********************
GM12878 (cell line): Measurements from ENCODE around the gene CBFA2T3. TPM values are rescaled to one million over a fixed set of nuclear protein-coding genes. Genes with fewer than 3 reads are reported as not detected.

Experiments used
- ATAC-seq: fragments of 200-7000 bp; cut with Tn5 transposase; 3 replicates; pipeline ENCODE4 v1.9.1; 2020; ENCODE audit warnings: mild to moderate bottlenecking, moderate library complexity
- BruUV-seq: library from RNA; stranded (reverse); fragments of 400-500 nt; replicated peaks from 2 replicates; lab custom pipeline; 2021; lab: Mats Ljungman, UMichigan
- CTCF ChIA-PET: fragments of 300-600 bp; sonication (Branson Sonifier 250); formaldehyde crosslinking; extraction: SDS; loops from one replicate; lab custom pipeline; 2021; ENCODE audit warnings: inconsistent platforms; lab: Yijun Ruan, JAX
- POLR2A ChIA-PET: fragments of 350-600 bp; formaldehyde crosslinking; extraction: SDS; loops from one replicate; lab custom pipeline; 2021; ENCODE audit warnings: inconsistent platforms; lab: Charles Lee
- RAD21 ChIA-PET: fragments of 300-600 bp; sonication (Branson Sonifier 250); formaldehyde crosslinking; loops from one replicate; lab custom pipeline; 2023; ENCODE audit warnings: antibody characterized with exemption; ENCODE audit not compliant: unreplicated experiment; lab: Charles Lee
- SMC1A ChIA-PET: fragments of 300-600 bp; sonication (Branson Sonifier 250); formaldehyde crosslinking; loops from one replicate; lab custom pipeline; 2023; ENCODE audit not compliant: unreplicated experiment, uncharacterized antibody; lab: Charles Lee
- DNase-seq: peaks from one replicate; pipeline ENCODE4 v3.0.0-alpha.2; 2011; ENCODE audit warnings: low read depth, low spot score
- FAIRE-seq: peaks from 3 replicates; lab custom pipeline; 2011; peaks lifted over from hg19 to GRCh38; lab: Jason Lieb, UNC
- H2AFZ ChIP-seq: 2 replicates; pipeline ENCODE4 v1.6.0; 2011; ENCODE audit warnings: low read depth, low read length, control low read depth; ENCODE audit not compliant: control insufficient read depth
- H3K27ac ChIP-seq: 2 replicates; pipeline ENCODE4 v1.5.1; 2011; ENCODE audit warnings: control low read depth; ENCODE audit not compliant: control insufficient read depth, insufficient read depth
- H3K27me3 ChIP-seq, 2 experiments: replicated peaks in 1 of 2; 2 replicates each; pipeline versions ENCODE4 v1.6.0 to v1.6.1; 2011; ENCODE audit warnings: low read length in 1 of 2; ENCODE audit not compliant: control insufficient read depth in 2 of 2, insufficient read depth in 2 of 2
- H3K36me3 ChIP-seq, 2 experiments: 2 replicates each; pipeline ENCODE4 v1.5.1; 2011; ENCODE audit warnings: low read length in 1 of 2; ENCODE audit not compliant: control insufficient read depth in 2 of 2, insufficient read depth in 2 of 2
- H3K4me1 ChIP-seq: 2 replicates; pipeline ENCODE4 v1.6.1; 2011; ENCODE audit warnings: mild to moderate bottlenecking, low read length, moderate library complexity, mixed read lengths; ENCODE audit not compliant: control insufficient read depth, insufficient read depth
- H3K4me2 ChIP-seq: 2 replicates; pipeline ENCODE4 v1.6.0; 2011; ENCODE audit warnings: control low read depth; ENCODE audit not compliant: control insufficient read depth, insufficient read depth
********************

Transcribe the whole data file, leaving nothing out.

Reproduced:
GM12878 (cell line): Measurements from ENCODE around the gene CBFA2T3. TPM values are rescaled to one million over a fixed set of nuclear protein-coding genes. Genes with fewer than 3 reads are reported as not detected.

Experiments used
- ATAC-seq: fragments of 200-7000 bp; cut with Tn5 transposase; 3 replicates; pipeline ENCODE4 v1.9.1; 2020; ENCODE audit warnings: mild to moderate bottlenecking, moderate library complexity
- BruUV-seq: library from RNA; stranded (reverse); fragments of 400-500 nt; replicated peaks from 2 replicates; lab custom pipeline; 2021; lab: Mats Ljungman, UMichigan
- CTCF ChIA-PET: fragments of 300-600 bp; sonication (Branson Sonifier 250); formaldehyde crosslinking; extraction: SDS; loops from one replicate; lab custom pipeline; 2021; ENCODE audit warnings: inconsistent platforms; lab: Yijun Ruan, JAX
- POLR2A ChIA-PET: fragments of 350-600 bp; formaldehyde crosslinking; extraction: SDS; loops from one replicate; lab custom pipeline; 2021; ENCODE audit warnings: inconsistent platforms; lab: Charles Lee
- RAD21 ChIA-PET: fragments of 300-600 bp; sonication (Branson Sonifier 250); formaldehyde crosslinking; loops from one replicate; lab custom pipeline; 2023; ENCODE audit warnings: antibody characterized with exemption; ENCODE audit not compliant: unreplicated experiment; lab: Charles Lee
- SMC1A ChIA-PET: fragments of 300-600 bp; sonication (Branson Sonifier 250); formaldehyde crosslinking; loops from one replicate; lab custom pipeline; 2023; ENCODE audit not compliant: unreplicated experiment, uncharacterized antibody; lab: Charles Lee
- DNase-seq: peaks from one replicate; pipeline ENCODE4 v3.0.0-alpha.2; 2011; ENCODE audit warnings: low read depth, low spot score
- FAIRE-seq: peaks from 3 replicates; lab custom pipeline; 2011; peaks lifted over from hg19 to GRCh38; lab: Jason Lieb, UNC
- H2AFZ ChIP-seq: 2 replicates; pipeline ENCODE4 v1.6.0; 2011; ENCODE audit warnings: low read depth, low read length, control low read depth; ENCODE audit not compliant: control insufficient read depth
- H3K27ac ChIP-seq: 2 replicates; pipeline ENCODE4 v1.5.1; 2011; ENCODE audit warnings: control low read depth; ENCODE audit not compliant: control insufficient read depth, insufficient read depth
- H3K27me3 ChIP-seq, 2 experiments: replicated peaks in 1 of 2; 2 replicates each; pipeline versions ENCODE4 v1.6.0 to v1.6.1; 2011; ENCODE audit warnings: low read length in 1 of 2; ENCODE audit not compliant: control insufficient read depth in 2 of 2, insufficient read depth in 2 of 2
- H3K36me3 ChIP-seq, 2 experiments: 2 replicates each; pipeline ENCODE4 v1.5.1; 2011; ENCODE audit warnings: low read length in 1 of 2; ENCODE audit not compliant: control insufficient read depth in 2 of 2, insufficient read depth in 2 of 2
- H3K4me1 ChIP-seq: 2 replicates; pipeline ENCODE4 v1.6.1; 2011; ENCODE audit warnings: mild to moderate bottlenecking, low read length, moderate library complexity, mixed read lengths; ENCODE audit not compliant: control insufficient read depth, insufficient read depth
- H3K4me2 ChIP-seq: 2 replicates; pipeline ENCODE4 v1.6.0; 2011; ENCODE audit warnings: control low read depth; ENCODE audit not compliant: control insufficient read depth, insufficient read depth